When the brain causes stomach pain

Stress, Gut-Brain-Axis, Depression, Anxiets

Image by Wolfgang ClaussenPixabay 

We all know that stinging in the stomach that we get before a presentation, or the butterflies in the tummy when we are nervous before a date. We feel the stress in the stomach, but the signal that causes the tension is sent by the brain. When internal pressure becomes chronic, it can affect gut health: stomach problems are a major symptom of depression and anxiety.

The gut has its own nervous system: the enteric nervous system. It controls the peristaltic for digestion and the movement of bowel contents. Moreover, the enteric nervous system is connected to the brain via a network of nerve cells, with the vagus nerve being the most prominent. The connection between the tummy and the head is called gut-brain-axis.

The neurons of the vagus nerve can be understood as a highway on which signals are transported between brain and gut. These signals keep the brain up to date about conditions in the heart, lungs, liver, and stomach. This way, the head for instance knowns about the acid content of the stomach or our heart rate.  

Information can be sent in both direction via this highway made of nerve cells. Signals from the brain lead to enzyme and stomach acid secretion, when these substances are needed for digestion, on the other hand the heart rate can be regulated as well. These are all useful functions in our everyday life, but the enteric nervous system also reacts to stress hormones.

Cortisol is secreted in stressful situations and is meant to trigger fight or flight reactions in the body. But the stress hormone also increases the excretion of stomach acid, which, if it is present in high concentrations, can cause irritations in the stomach. If excessive secretion occurs continuously, this can lead to stomachache, reflux problems, or even ulcers

In addition, internal tension can cause the muscles that surround our intestinal organs to tighten. Similar to tension in the shoulders, we can feel the tension in the intestinal muscles. Stress also increases the sensation of pain, which makes even small gas bubbles or muscle tension in the intestines very painful for some people

Gut problems are among the most common symptoms of depression and anxiety. The manifestation of the mental state can vary from reflux or diarrhea to irritable bowel syndrome or inflammation, as seen in Crohn’s disease and ulcerative colitis.

As mental problems can cause symptoms in the intestine, positive stimulation of the psyche can be a relieve for those affected. Deep breathing, as is part in yoga, mindfulness, and meditation has positive effects on the vagus nerve and thereby reduce gut symptoms.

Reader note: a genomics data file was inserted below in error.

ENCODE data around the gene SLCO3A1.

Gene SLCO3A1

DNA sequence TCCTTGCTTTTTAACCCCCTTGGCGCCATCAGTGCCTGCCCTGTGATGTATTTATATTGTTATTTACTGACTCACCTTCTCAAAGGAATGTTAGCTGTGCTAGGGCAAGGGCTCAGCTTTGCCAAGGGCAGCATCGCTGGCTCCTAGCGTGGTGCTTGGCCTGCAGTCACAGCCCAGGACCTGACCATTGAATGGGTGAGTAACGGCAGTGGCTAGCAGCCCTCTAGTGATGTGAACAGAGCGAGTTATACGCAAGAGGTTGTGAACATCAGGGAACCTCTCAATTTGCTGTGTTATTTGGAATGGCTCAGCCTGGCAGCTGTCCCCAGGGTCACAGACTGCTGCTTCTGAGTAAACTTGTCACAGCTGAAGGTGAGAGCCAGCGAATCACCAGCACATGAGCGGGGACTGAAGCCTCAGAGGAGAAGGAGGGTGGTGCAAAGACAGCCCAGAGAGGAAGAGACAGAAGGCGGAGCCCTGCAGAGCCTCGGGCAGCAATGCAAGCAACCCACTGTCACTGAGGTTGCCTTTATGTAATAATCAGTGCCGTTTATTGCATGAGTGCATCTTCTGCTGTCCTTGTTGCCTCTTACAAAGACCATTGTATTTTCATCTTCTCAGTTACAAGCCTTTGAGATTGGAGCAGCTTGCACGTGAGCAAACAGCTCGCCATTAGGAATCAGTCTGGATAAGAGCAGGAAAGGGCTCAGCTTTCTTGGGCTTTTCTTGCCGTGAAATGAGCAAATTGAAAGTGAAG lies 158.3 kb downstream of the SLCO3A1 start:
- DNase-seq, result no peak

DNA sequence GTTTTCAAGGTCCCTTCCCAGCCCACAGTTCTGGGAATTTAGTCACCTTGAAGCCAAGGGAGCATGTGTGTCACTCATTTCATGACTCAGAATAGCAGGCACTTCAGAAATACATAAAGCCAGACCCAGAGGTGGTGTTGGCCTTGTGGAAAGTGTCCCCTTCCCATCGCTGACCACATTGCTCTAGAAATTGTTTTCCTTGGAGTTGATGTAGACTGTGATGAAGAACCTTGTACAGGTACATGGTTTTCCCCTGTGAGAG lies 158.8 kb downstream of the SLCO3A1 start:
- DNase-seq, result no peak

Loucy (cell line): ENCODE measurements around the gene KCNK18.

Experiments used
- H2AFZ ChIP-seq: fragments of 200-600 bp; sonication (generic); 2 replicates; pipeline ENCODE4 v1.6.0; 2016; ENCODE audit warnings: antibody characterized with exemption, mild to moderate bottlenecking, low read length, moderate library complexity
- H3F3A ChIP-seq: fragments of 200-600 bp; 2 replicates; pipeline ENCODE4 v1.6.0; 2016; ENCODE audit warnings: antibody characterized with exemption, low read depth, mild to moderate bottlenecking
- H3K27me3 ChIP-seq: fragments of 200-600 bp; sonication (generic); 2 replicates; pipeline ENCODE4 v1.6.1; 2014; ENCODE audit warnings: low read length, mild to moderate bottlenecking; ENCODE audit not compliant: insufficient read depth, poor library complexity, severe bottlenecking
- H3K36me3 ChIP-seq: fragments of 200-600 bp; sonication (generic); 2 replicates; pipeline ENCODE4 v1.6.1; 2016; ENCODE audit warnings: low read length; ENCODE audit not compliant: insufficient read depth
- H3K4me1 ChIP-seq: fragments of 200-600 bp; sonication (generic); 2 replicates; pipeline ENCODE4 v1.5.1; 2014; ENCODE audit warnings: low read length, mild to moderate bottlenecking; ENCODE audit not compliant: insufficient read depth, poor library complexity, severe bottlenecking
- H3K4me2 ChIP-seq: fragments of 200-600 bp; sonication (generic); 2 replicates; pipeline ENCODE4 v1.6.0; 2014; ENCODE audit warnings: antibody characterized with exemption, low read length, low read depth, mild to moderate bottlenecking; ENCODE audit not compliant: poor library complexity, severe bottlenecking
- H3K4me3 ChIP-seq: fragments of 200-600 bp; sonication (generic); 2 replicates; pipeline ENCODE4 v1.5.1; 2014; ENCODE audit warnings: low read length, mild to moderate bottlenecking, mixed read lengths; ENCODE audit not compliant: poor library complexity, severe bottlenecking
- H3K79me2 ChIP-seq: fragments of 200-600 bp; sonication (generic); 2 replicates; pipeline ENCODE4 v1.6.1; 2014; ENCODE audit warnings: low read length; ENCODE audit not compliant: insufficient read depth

Yoga, Mindfulness, Stress relief, Health

Special hypnotic meditation has proven to be helpful in certain psycho-somatic conditions, such as irritable bowel syndrome. It sounds strange and is not comparable with hypnosis shows on television. The technique is more like a guided meditation.

In addition, the direct focus on the information highway has proven useful in treating the cause of bowel problems. Stimulating the vagus nerve with electrical pulses has been shown to be effective in approximately fifty percent of patients with depression, for whom any previous treatment has failed.

Sometimes it is good to listen to a gut feeling. Especially when the stomach tells us to identify stressors in our life and relieve some tension. Adjusting your lifestyle, e.g. by meditating regularly, can have a positive impact. Otherwise, it is advisable to seek professional help in order to feel lighter in your head and in your stomach once more.


References:

Breit, S., Kupferberg, A., Rogler, G., & Hasler, G. (2018). Vagus nerve as modulator of the brain–gut axis in psychiatric and inflammatory disorders. Frontiers in psychiatry9, 44.

https://www.rchsd.org/health-safety/growing-up-columns/understanding-the-link-between-stress-and-stomach-aches-in-children/ Author Dr. Rebecca Cherry, viewed 31.10.2020

Published by Katrin Heidemeyer

Katrin Heidemeyer ist Doktorandin im Bereich Biochemie an der Wageningen University and Research. Durch ihre Arbeit möchte sie das Wissen über die Spezifität von Hormon-Signalen in Pflanzen erweitern. Da ihre Interessen über Pflanzenbiologie hinausreichen, schreibt sie in ihrer Freizeit über diverse Themen. Von Ernährung zu Psychologie, der Neugierde sind keine Grenzen gesetzt.

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